After Bill's downfall, Ji-Yoon faces off against her peers who intend to replace her as chair. One of the people leading the charge is Joan, who has been repeatedly let down by Ji-Yoon over the course of Season 1. But when the time comes to make a decision, Joan changes her mind and stands with Ji-Yoon to have her stay on as chair, as do all the other women within the department. The problem is that there are only four women out of 12 on staff in the English department, meaning that in the end, their votes don't even matter. Just like with Ji-Yoon as chair, it's as if the idea that these women have a voice or say in the matter is all for show, and in the end it's the white male professors that really have control. 

But Ji-Yoon isn't quite finished trying, and so she ignores Rentz's self-nomination for the position and nominates Joan instead. Throughout all of Season 1, Joan is desperately fighting to be heard, for someone to validate her years of sexist treatment in English academia and do something about it. Now, Ji-Yoon is giving her the chance to do it herself. While we all love seeing Ji-Yoon hold this high position of authority and take charge, it's possible that Joan and her rising anger might be exactly what Pembroke needs to force change — with Ji-Yoon by her side as her supporter, of course. 

What's next for Ji-Yoon and the staff at Pembroke?

So what about Ji-Yoon? Well, for starters, it looks like she will be spending more time with her family and building a better relationship with Ju Ju, while also simply focusing on bettering her students as a regular professor. But if there's a second season, Ji-Yoon is sure to be back fighting for change, with Joan leading the charge to get rid of the old and prejudiced system, facing the issues of Pembroke head-on.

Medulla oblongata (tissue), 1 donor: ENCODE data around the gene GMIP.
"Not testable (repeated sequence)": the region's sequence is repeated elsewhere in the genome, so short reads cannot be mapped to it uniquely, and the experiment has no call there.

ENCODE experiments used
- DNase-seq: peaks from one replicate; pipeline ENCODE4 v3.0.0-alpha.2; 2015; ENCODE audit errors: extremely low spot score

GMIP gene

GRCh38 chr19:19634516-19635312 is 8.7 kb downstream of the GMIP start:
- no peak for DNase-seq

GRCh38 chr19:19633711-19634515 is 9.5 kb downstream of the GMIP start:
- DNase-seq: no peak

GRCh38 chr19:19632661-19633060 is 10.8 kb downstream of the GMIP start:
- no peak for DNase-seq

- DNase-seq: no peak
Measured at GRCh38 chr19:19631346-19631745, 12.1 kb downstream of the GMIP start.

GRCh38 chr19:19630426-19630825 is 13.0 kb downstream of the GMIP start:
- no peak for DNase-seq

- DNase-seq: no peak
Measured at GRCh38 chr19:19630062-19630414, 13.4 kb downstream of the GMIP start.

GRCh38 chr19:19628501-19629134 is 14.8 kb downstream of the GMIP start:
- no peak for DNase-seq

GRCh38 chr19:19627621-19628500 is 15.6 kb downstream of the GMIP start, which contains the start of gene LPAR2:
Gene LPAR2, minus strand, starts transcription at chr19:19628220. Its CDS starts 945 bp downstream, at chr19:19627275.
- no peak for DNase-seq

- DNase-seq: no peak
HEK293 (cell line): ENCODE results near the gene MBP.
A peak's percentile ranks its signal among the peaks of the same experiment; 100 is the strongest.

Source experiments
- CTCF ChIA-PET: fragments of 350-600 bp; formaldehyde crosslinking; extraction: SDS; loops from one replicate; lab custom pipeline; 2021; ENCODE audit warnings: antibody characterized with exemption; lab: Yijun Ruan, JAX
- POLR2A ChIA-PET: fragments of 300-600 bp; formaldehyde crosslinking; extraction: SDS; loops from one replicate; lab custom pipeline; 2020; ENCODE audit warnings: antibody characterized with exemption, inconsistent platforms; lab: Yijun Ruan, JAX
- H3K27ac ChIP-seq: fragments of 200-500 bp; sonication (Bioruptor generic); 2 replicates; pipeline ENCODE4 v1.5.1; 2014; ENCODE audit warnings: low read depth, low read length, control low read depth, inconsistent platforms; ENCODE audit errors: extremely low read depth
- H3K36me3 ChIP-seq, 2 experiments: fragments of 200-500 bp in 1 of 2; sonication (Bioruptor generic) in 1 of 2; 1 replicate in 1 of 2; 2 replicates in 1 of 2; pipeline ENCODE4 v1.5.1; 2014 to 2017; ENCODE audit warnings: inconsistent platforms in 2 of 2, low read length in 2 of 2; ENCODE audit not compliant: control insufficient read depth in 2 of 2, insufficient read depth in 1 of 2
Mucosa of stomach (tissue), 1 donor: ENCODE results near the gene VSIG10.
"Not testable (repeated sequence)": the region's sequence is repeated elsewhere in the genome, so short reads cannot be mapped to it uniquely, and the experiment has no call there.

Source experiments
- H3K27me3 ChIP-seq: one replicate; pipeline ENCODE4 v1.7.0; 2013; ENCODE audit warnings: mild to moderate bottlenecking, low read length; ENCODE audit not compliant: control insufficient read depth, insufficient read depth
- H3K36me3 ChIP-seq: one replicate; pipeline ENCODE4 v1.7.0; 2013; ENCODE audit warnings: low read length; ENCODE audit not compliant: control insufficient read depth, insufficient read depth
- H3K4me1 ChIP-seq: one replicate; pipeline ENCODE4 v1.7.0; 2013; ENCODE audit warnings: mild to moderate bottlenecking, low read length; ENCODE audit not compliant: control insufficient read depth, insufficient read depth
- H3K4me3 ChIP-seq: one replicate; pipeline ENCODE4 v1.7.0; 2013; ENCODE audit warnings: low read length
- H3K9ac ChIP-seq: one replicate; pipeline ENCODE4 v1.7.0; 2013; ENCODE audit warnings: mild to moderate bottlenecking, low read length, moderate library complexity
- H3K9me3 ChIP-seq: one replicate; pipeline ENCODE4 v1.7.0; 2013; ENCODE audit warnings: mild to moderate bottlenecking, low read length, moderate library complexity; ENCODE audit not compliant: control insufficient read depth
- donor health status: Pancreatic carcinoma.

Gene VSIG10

There's also the story of the fight for Yaz to get tenure, and what comes after that loss. Yaz is a brilliant professor, a young, enthusiastic woman of color who truly cares for and connects with her students. Unfortunately, Ji-Yoon also fails Yaz, allowing her distinguished lectureship be taken away from her by none other than David Duchovny, highlighting the Dean's desire to make money and get more students rather than support his staff. 

Yaz is also unable to get tenure at Pembroke, as Rentz, the backward thinker who just so happens to be chairing her tenure case, is unwilling to change and allows his old-school prejudices and opinions guide his decisions. As a result, Yaz takes an offer from Yale University for both a distinguished lectureship and a position with guaranteed tenure. It's definitely the better deal, but fans of "The Chair" hope that somehow Mensah will come back as Yaz in Season 2, so start thinking up some theories about how it could happen. 

"The Chair" was originally advertised as a miniseries, but signs seem to be pointing to a second season possibly happening, and there are definitely many directions that the story could go moving forward. Fans will just have to wait and see what happens next.